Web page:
“The notice of meeting was calculated to mislead anyone reading it, in relation to the business in resolution five (which would have taken away the right to claim exclusive possession),” Rares found.

“It is a matter of very serious concern that these trusting elders were asked to swear, in affidavits, that they would support a consent determination that would deprive them of the critical right to control access that they thought was very important for their people to ­possess. If passed, resolution five effectively would support the position that FMG had taken in this litigation.”

Rares was unequivocal about how he believed this situation had come about.

FMG orchestrated the convening of the meeting and the voting procedure to a considerable degree,” he said. “The meeting and voting arrangements were sophisticated and organised through the active involvement of FMG.”

The judge also raised concerns that the hundreds of people who voted knew nothing of Fortescue’s behind-the-scenes role in organising and funding a meeting from which it stood to gain a clear ­benefit.

“Significantly, each of the members of the (Wirlu-murra) who gave oral evidence accepted that no one at the meeting would have been aware that FMG had played any role in the logistics or arrangement of the meeting or in apparently supporting the pursuit of the resolutions that were ­proposed,” he said.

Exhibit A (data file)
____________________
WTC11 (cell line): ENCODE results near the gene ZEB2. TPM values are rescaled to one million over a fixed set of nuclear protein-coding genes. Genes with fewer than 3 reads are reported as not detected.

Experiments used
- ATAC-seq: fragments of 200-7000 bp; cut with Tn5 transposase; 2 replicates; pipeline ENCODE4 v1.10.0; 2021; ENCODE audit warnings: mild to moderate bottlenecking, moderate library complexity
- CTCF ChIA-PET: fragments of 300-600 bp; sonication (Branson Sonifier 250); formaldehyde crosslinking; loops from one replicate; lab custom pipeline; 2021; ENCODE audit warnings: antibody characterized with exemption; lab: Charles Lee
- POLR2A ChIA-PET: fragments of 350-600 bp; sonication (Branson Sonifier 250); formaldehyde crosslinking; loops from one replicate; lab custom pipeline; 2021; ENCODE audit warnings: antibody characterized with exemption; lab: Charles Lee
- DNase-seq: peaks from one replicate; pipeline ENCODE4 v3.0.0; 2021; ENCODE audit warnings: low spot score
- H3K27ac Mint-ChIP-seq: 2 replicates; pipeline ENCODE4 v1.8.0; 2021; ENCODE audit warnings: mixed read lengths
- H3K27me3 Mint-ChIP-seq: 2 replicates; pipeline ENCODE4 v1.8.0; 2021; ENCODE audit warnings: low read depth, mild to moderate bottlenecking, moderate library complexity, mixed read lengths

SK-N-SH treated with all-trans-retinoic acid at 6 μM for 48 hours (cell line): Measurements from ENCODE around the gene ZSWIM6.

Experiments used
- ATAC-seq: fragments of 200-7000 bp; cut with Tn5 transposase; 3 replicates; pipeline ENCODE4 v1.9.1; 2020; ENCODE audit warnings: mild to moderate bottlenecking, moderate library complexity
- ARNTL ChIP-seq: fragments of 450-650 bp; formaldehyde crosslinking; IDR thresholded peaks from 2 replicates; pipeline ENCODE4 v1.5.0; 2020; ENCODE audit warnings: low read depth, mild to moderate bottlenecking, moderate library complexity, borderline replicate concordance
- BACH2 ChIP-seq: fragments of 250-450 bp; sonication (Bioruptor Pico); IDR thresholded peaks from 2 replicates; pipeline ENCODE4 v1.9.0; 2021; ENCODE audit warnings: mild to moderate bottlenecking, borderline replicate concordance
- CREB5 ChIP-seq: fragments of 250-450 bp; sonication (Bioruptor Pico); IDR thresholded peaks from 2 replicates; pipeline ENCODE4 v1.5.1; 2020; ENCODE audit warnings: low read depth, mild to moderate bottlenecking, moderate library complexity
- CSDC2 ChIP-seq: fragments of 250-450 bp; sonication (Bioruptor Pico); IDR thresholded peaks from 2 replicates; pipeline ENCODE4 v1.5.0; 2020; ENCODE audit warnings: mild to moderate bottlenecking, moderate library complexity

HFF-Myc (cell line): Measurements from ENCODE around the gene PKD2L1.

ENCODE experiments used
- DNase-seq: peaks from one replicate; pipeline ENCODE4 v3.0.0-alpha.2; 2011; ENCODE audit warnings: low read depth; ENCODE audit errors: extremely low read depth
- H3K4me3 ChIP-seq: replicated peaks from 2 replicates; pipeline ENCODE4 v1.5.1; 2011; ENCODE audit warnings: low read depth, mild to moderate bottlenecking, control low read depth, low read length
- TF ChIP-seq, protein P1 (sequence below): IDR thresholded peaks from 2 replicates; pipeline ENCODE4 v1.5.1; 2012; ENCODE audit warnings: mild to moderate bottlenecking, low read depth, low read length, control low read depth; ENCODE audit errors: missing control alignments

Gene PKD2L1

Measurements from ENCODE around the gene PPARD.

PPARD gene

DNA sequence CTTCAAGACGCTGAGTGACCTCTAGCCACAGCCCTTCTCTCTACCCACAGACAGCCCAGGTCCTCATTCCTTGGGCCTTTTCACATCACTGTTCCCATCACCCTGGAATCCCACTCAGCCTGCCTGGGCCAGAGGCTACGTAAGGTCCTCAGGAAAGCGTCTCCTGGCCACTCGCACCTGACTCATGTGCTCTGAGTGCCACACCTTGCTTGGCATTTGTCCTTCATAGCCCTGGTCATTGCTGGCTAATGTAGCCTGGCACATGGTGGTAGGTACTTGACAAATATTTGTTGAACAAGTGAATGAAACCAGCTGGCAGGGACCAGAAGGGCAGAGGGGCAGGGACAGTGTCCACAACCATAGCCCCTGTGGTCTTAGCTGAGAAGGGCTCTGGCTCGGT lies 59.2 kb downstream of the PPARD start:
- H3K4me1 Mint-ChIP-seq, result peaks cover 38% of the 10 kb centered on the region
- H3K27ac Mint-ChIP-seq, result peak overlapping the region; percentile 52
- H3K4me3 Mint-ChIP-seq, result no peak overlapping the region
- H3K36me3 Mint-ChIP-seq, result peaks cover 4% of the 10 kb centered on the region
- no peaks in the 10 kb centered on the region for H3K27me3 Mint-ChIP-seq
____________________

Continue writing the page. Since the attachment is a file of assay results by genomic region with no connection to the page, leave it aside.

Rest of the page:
Fortescue denies it tried to influence the outcome of the meeting, directly or indirectly, and says the only money it gives to the WMYAC is through payments for a range of services the group provides to Fortescue.

The court annulled the June 23 ballot, which had voted by a two-thirds majority to change the leadership of the Yindjibarndi and to abandon the claim for exclusive possession.

Michelle Adams, a Yindjibarndi woman and a spokeswoman for the WMYAC, maintains the result of the now-voided secret ballot proves most of her people have lost confidence in YAC under Woodley’s leadership.

She claims Rares got it all wrong, noting that the Yindjibarndi elders who were cross-examined in court did not have access to a translator.

It is common practice, she ­insists, for mining companies in the Pilbara to pay for many aspects of community life, including ­native title meetings.

But asked who paid for the Roebourne meeting on June 23, she says: “To my knowledge we (WMYAC) paid for it.” When told of the evidence that Fortescue had paid for most of it, she says she doesn’t know who paid the bills. “You are deliberately confusing me,” she says.

Adams strongly disputes the judge’s finding that the organisers of the meeting sought to mislead the Yindjibarndi into giving up their right to exclusive possession. She claims everyone knew what they were voting for and it’s her view that a claim for exclusive possession — which was unable to be proved in a separate Yindjibarndi native title claim 10 years ago — will be too difficult and time-­consuming to pursue.